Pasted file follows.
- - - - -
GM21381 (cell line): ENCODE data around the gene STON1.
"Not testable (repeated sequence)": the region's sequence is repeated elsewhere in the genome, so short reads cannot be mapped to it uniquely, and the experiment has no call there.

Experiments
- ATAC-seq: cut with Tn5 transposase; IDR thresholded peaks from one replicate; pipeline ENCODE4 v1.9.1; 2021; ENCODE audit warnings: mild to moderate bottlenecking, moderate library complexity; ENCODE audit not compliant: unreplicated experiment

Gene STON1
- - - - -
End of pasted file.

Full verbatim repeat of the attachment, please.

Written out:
GM21381 (cell line): ENCODE data around the gene STON1.
"Not testable (repeated sequence)": the region's sequence is repeated elsewhere in the genome, so short reads cannot be mapped to it uniquely, and the experiment has no call there.

Experiments
- ATAC-seq: cut with Tn5 transposase; IDR thresholded peaks from one replicate; pipeline ENCODE4 v1.9.1; 2021; ENCODE audit warnings: mild to moderate bottlenecking, moderate library complexity; ENCODE audit not compliant: unreplicated experiment

Gene STON1